Keeping Humanity, Community, and Family in Focus During COVID-19
Michelle Au, MD, MPH
American Board of Anesthesiology
One of the biggest challenges anesthesiologist Michelle Au, MD, MPH faces on the front lines of the COVID-19 pandemic is continuing to offer personal, warm care to her patients.
“Unfortunately, the highly infectious nature of the coronavirus has changed the fundamental way we relate to, and take care of, our patients,” said Dr. Au. “For infection control purposes, we must be masked and gloved and talk to patients at a distance, or even through baby monitors. But if we are to truly care for the body and spirit of sick, frightened patients who are unable to have their family with them, we must Rnd ways to foster and convey the human connection, which is fundamental to the practice of heath care.”
Being Part of a Community
Being a front line physician during a generational public health crisis gave Dr. Au a powerful reminder of the awesome social responsibility physicians face every day, even outside of the four walls of their hospitals or offices.
“Beyond providing medical care to patients, we are community leaders. People look to us for answers and for reassurance. We are educators, using our decades of scientific training and clinical experience to break down complex concepts, such as this virus. We are scholars, keeping abreast of rapidly changing research and best practices. And we are role models, showing, rather than telling what those best practices should be, knowing that our communities are looking to us to help guide the way.”
But community goes both ways. During the early days of the pandemic, Dr. Au and her colleagues appreciated the support of their community as they coped with a surge of very sick patients. They received supportive cards and emails, in addition to donated supplies and meals during their shifts. “While we were the ones on the front line, it was heart-warming and bolstering to know that there was a whole community right behind us, helping us to do our jobs.”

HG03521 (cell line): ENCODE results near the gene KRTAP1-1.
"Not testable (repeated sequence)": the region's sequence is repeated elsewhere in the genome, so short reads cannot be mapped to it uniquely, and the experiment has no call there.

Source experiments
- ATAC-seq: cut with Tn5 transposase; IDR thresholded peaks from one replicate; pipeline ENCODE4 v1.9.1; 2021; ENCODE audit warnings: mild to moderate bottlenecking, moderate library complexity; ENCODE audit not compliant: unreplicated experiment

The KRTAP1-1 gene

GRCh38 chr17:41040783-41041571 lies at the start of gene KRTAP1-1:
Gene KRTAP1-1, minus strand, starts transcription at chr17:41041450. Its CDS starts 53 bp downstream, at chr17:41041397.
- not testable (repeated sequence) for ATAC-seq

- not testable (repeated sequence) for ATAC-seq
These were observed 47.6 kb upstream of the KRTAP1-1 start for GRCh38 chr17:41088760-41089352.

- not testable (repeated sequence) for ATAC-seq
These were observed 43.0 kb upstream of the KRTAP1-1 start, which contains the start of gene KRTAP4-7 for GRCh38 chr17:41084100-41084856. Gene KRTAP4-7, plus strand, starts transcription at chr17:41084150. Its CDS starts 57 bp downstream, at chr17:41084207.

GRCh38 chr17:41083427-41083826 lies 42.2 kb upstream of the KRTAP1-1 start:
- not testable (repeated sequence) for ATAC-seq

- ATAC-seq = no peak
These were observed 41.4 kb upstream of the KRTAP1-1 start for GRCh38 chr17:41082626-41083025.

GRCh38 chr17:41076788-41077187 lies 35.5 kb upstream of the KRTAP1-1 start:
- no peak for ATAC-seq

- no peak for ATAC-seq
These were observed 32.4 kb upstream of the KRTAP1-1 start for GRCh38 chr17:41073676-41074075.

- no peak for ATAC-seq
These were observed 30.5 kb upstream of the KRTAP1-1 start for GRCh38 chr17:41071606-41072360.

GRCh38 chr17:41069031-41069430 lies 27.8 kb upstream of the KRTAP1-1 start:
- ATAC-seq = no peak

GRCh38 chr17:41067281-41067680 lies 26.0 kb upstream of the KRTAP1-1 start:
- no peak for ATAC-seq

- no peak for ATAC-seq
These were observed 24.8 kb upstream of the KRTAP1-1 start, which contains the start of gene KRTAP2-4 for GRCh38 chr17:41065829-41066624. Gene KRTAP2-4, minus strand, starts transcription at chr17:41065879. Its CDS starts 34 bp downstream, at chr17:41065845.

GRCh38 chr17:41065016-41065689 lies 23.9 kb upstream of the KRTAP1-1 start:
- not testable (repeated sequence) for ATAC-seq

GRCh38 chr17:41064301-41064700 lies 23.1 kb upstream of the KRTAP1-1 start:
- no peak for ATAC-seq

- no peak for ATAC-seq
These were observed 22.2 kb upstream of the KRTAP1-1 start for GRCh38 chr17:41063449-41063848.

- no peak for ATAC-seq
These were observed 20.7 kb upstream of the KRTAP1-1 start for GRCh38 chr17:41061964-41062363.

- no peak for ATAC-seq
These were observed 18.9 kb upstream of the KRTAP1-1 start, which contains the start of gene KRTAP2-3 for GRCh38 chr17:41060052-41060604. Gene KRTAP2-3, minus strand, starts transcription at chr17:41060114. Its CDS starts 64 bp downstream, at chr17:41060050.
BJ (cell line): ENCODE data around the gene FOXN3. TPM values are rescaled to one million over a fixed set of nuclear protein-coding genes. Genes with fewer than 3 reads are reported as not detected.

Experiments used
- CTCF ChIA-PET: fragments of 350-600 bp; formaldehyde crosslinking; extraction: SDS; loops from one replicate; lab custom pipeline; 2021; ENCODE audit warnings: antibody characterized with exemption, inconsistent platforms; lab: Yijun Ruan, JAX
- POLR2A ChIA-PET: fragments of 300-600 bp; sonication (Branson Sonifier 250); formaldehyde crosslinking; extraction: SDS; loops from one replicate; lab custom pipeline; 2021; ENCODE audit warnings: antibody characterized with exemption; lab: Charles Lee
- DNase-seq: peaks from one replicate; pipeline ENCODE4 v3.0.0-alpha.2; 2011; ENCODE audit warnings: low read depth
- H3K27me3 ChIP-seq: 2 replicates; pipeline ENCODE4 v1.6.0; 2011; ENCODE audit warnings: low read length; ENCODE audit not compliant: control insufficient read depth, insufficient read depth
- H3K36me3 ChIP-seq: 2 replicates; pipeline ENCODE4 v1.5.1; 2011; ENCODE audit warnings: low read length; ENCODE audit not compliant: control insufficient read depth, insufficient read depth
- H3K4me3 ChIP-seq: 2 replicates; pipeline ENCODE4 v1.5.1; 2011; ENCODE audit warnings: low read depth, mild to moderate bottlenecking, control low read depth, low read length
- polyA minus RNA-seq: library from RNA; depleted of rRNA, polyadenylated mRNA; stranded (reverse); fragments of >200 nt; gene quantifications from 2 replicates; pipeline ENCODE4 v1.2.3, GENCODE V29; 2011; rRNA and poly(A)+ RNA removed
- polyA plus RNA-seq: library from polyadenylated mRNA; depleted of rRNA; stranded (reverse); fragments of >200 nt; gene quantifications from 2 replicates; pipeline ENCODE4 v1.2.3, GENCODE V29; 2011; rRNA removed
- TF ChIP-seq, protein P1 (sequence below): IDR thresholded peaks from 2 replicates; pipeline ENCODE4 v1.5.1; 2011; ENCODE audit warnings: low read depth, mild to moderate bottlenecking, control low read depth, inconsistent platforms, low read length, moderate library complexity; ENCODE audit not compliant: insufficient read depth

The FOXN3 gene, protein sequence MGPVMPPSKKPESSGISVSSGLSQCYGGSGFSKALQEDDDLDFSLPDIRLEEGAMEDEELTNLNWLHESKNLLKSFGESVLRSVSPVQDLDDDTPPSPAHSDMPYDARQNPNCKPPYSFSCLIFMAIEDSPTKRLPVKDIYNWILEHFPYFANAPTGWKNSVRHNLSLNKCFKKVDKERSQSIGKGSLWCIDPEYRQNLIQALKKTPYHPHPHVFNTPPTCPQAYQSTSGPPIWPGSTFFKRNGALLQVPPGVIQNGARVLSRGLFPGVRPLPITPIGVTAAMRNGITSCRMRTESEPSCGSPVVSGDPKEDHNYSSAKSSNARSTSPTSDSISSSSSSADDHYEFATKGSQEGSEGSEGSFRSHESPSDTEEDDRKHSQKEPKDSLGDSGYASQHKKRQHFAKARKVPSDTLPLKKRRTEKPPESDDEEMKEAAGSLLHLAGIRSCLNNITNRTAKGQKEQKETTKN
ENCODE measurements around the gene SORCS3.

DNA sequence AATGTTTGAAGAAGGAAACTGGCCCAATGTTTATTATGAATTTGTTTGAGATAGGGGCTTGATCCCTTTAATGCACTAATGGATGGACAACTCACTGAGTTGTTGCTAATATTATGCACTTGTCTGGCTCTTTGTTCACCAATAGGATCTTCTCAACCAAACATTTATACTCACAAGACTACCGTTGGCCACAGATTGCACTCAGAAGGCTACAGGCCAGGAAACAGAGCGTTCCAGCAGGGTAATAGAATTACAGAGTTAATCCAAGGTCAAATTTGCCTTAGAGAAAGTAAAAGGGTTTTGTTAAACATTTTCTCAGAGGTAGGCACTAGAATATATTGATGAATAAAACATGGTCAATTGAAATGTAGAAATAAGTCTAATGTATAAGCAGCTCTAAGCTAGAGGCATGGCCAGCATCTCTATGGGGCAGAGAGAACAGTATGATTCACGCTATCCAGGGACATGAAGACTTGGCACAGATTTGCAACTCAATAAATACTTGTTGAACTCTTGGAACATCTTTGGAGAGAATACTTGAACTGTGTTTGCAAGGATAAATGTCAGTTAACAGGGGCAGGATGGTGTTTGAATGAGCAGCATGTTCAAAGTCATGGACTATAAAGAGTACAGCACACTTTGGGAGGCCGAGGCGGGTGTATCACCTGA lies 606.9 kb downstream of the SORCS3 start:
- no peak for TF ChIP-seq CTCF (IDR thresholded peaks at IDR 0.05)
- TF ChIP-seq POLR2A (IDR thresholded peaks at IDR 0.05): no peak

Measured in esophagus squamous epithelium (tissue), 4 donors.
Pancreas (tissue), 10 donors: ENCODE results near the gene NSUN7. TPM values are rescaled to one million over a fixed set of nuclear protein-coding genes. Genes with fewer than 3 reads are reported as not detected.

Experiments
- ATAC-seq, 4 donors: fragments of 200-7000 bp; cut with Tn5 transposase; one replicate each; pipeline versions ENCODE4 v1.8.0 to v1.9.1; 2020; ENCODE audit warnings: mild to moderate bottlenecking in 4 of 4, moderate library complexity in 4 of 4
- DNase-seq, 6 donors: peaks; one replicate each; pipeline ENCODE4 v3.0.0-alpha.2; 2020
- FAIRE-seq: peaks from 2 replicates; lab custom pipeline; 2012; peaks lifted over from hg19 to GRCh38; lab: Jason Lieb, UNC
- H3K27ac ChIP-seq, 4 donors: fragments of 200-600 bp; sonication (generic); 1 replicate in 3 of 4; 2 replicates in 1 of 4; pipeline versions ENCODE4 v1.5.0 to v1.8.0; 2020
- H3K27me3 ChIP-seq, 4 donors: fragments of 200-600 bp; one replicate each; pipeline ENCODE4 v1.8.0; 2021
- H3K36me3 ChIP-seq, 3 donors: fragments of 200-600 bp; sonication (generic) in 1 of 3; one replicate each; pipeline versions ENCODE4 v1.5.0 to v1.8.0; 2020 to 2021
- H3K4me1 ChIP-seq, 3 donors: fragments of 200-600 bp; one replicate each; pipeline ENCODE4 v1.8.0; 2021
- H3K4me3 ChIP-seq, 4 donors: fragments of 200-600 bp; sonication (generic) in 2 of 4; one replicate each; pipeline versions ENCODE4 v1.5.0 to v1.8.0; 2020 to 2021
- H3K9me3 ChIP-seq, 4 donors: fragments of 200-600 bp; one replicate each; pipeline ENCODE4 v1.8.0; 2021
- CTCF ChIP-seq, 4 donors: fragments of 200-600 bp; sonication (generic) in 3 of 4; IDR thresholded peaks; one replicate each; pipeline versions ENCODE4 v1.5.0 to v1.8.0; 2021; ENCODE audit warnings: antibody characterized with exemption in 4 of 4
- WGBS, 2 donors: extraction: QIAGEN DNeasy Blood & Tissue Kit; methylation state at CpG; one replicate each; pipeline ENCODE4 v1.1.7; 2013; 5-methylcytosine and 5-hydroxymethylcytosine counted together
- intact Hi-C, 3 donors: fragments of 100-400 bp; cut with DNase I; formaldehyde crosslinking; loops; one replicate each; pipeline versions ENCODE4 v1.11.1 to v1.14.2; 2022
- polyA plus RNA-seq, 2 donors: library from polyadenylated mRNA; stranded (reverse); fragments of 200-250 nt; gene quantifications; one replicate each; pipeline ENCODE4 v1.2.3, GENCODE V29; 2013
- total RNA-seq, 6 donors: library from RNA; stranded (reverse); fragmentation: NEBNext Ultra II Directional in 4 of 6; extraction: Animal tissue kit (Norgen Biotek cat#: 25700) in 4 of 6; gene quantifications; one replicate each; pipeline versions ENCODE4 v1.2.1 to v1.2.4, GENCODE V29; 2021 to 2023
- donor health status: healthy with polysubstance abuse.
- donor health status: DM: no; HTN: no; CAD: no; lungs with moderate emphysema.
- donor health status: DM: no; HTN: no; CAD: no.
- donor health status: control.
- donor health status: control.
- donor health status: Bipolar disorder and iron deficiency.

Balancing Personal and Professional Responsibilities
As the mother of three young children, Dr. Au was understandably concerned that she could be putting her family at risk by bringing home the virus.
“Diminishing clinically excellent, compassionate care to my patients was never an option, so I continue to practice, but I have made changes to many of the routines around our home. For example, to reduce risk to my family, I sequester myself when I get home until I’ve showered and changed. I take pains to separate my family from anything that has been exposed to the hospital environment and we do exercise an additional degree of separation from casual, close social contact even in everyday life, out of a surfeit of caution.”
When asked if a career in medicine was more diScult than she expected, Dr. Au says, “We didn’t choose to become doctors because it would be easy. We chose to become doctors because the work we do gives our lives purpose, even when it’s hard.”
Certified by the American Board of Anesthesiology, Dr. Au is an anesthesiologist at Physician Specialists in Anesthesia, a provider of adult anesthesiology services within the Atlanta health care community. (Published: October 5, 2020)